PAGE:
This brings the life of Jesus into a much larger light when we consider that when he was just a child he most likely cast eyes upon the pyramids of Giza, and the Sphinx, and would have beheld the great library in Alexandria with his own eyes, before it burned to the ground in 270AD.  Jesus would have experienced the wonder of domesticated cats, and men of society who wore eye makeup like king Tut (but I digress).

Egypt, of course, plays figuratively into the entire history of the Bible, as a place that readily accepted and embraced the immigrants of the Holy Land, going back to the time of Abraham; "Now there was a famine in the land.  So Abram went down to Egypt to sojourn there" (Gen. 12:10).  This extends to the time of Jacob and his son Joseph, and subsequent sojourn of the family there,;"'Why do you just keep looking at each other?  I have heard that there is grain in Egypt.  Go down there and buy some for us, so the we may live and not die" (Gen. 42:1-2).  Egypt, it would seem, for about a 2,000 year period, had a very porous border with neighboring countries, allowing immigrants to enter and exit, for the most part, without harm.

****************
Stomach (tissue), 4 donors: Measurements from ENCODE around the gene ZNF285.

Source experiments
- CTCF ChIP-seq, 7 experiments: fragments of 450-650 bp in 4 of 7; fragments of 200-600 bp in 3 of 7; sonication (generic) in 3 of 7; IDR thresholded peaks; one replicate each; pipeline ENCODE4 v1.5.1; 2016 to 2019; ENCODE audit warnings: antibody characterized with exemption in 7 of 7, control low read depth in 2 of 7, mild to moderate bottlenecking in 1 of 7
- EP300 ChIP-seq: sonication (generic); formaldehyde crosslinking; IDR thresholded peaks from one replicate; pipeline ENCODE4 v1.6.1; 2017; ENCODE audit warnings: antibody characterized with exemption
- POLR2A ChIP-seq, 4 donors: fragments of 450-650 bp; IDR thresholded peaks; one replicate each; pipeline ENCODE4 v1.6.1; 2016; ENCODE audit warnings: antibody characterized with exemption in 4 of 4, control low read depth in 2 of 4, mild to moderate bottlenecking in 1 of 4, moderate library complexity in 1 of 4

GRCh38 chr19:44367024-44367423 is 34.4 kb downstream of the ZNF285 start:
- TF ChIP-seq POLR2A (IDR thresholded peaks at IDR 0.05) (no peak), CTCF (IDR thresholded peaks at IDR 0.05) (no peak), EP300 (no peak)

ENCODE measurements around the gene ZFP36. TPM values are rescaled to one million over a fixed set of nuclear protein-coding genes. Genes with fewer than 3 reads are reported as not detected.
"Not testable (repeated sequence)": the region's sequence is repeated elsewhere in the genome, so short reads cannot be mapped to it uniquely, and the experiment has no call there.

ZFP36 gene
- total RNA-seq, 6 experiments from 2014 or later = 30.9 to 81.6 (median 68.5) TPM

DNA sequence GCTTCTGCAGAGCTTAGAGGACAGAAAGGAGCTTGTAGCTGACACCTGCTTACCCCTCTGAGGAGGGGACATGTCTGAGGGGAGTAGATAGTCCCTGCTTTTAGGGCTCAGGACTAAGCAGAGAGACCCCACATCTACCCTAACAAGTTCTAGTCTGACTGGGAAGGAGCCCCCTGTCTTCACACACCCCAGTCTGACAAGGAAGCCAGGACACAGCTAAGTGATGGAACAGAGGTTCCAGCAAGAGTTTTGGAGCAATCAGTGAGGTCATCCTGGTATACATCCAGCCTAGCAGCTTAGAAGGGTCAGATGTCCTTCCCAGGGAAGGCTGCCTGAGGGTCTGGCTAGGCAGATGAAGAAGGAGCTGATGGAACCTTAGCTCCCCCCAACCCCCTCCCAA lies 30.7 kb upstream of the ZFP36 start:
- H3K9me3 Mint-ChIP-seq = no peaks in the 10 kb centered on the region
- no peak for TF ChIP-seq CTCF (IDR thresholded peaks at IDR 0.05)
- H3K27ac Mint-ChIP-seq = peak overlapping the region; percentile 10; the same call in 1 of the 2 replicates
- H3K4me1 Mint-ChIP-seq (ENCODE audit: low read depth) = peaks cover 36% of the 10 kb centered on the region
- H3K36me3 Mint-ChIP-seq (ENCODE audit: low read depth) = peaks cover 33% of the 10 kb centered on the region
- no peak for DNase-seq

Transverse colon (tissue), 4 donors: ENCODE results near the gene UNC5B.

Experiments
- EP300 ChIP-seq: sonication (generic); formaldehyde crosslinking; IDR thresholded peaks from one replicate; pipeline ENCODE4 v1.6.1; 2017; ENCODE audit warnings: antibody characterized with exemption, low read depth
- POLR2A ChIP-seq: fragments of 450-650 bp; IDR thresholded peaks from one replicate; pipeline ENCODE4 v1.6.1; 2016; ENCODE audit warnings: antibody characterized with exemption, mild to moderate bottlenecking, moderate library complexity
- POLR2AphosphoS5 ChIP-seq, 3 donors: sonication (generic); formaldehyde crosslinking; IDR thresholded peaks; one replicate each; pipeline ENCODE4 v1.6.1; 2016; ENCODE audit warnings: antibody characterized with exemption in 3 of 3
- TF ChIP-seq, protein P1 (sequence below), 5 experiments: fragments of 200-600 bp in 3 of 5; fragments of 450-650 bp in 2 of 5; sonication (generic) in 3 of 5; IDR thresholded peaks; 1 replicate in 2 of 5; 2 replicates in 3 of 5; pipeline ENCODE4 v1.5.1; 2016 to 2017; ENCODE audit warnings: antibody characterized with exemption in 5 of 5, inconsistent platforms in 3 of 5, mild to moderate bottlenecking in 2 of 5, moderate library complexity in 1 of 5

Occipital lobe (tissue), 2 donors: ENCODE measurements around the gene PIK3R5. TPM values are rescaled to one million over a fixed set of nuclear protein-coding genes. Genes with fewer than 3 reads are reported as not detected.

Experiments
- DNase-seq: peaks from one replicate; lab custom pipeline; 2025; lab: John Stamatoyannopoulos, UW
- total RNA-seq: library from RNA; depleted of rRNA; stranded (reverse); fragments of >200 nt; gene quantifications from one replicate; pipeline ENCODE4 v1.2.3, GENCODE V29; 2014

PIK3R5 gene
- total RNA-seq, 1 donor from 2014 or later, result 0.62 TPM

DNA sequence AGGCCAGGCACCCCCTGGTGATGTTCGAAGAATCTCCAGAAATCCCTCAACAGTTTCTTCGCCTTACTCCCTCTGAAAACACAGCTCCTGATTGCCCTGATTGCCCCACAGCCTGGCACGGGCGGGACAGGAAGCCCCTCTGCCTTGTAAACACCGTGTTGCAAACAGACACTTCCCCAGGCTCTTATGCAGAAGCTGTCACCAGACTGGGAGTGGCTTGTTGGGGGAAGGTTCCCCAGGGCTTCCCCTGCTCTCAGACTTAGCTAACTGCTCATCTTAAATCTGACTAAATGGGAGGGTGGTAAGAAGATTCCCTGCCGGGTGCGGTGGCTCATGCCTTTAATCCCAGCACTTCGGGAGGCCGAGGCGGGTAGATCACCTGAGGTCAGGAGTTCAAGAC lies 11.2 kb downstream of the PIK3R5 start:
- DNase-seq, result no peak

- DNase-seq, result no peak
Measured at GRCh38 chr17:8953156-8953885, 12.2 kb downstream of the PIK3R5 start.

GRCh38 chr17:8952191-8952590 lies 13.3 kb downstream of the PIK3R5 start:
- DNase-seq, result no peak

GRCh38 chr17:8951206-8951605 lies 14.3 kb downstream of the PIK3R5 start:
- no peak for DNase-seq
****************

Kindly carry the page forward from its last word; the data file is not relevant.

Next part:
Move to the time of Jesus.  And now let us ask a question?  What if Egypt had not accepted immigrants from neighboring countries whose people were facing political oppression?  What if the Holy family had been turned away?  What if the family had been separated, with half of them going to a prison for adults, and Jesus and his brothers and sisters (yes, Jesus had siblings, Joses, James, Judas, which Rice does a nice job of elucidating) to a separation facility for children?  What if the Holy family had never been able to reconnect with one another after separation?  What if Jesus had had to be raised by prison guards and immigration authorities?  The questions boggle the mind.

Here are my last set of questions.  What if another prophet or great leader is among the children who are now being housed in separation facilities?  What if another great leader (like Moses, another Jewish castaway who had beginnings in the land of Egypt), is now in the slavery of a chain link fence or cell, withering away with the heat of indifference and injustice?

Who knows the answer to these questions.

As a student of history, I know that truly great countries, like Egypt, Rome, even Great Britain, have always found a place for, "the least of these" (Matt. 25:40).